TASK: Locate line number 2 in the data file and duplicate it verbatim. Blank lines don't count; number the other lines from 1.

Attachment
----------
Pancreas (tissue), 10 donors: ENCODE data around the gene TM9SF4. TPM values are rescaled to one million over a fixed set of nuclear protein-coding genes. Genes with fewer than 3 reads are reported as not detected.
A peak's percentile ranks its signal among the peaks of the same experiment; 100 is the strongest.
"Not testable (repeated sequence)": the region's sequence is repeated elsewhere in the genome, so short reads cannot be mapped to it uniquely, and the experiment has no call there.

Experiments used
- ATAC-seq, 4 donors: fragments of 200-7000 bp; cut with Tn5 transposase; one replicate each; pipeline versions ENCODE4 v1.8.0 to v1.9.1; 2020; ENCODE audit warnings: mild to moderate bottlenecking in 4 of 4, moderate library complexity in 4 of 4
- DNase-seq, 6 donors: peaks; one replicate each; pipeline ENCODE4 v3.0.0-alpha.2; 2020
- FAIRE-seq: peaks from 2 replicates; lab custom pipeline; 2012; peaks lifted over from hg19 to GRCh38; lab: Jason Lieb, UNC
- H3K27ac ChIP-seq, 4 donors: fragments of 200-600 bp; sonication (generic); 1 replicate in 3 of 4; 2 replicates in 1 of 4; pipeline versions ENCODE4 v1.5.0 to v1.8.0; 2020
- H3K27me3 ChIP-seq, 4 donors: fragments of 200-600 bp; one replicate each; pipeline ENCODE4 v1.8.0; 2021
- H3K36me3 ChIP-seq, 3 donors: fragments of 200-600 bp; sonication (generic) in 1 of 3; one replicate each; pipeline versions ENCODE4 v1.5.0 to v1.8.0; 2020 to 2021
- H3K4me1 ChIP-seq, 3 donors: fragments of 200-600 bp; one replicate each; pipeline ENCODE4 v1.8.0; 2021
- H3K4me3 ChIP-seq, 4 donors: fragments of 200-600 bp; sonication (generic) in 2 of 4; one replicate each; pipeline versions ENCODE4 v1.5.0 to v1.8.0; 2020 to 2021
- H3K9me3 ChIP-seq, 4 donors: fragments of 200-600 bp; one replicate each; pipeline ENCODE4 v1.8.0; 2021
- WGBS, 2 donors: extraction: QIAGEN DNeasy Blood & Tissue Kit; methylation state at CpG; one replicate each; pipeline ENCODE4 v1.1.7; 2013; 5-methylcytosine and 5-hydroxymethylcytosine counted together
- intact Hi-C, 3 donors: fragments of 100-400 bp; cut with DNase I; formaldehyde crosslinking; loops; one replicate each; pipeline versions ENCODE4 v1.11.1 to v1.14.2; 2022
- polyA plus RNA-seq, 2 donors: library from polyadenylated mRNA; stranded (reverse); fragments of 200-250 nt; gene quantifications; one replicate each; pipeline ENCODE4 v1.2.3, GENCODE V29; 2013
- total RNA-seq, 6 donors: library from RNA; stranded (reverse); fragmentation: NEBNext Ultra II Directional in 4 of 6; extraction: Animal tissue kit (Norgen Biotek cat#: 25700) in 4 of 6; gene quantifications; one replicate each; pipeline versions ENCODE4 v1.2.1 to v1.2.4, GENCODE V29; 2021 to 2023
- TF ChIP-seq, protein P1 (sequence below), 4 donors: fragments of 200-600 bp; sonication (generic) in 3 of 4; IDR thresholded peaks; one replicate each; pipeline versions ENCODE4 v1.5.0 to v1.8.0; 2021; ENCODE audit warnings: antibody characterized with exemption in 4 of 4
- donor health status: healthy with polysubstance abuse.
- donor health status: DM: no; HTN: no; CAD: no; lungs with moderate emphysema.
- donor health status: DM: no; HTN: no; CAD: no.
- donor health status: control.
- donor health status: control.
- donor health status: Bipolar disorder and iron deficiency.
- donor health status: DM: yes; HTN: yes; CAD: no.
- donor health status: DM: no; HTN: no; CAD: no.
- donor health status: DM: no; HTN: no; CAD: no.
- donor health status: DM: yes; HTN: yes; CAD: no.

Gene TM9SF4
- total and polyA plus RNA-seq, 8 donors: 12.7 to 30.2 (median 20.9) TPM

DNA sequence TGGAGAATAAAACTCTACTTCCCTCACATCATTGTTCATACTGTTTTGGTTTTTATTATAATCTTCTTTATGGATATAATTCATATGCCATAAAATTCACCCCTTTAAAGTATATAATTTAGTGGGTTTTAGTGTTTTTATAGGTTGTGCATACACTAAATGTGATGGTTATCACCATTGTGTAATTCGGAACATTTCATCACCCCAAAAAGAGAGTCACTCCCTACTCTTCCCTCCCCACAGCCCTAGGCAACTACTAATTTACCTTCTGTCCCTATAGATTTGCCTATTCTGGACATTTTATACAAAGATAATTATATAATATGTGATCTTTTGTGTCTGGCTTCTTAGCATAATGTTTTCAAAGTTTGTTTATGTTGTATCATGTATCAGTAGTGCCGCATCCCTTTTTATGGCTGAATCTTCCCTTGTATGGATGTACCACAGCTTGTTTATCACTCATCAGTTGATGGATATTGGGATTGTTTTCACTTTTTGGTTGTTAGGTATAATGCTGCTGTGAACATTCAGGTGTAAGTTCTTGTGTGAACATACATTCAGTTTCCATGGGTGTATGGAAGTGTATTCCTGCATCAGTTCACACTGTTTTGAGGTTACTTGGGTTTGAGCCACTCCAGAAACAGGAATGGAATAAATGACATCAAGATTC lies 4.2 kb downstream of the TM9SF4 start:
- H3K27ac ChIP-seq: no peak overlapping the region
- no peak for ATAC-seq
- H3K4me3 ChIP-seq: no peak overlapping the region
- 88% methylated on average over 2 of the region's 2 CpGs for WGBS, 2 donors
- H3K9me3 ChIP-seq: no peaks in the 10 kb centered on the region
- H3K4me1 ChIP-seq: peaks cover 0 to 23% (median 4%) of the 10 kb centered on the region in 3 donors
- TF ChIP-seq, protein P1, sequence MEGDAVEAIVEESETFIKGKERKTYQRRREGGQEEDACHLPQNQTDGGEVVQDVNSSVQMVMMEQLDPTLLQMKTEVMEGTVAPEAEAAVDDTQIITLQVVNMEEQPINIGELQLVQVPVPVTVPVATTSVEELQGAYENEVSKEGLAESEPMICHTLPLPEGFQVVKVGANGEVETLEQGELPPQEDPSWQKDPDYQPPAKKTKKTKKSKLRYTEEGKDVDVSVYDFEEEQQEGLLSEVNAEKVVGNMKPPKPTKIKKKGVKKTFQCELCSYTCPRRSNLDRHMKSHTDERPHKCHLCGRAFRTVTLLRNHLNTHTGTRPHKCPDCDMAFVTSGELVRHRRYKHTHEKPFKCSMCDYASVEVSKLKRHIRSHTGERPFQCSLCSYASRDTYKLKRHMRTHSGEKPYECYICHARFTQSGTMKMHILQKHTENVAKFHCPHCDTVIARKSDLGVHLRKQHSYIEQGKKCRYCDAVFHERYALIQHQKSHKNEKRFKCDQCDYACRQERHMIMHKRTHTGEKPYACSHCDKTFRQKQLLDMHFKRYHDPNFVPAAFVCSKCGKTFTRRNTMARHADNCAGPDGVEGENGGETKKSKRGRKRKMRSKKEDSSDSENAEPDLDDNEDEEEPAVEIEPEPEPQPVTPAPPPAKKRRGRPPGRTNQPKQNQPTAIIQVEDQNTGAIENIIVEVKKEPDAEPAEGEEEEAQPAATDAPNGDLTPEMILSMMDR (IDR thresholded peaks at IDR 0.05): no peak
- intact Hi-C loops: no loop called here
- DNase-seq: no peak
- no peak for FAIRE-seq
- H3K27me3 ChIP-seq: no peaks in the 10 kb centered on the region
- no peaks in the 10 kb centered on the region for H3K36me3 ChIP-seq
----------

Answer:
A peak's percentile ranks its signal among the peaks of the same experiment; 100 is the strongest.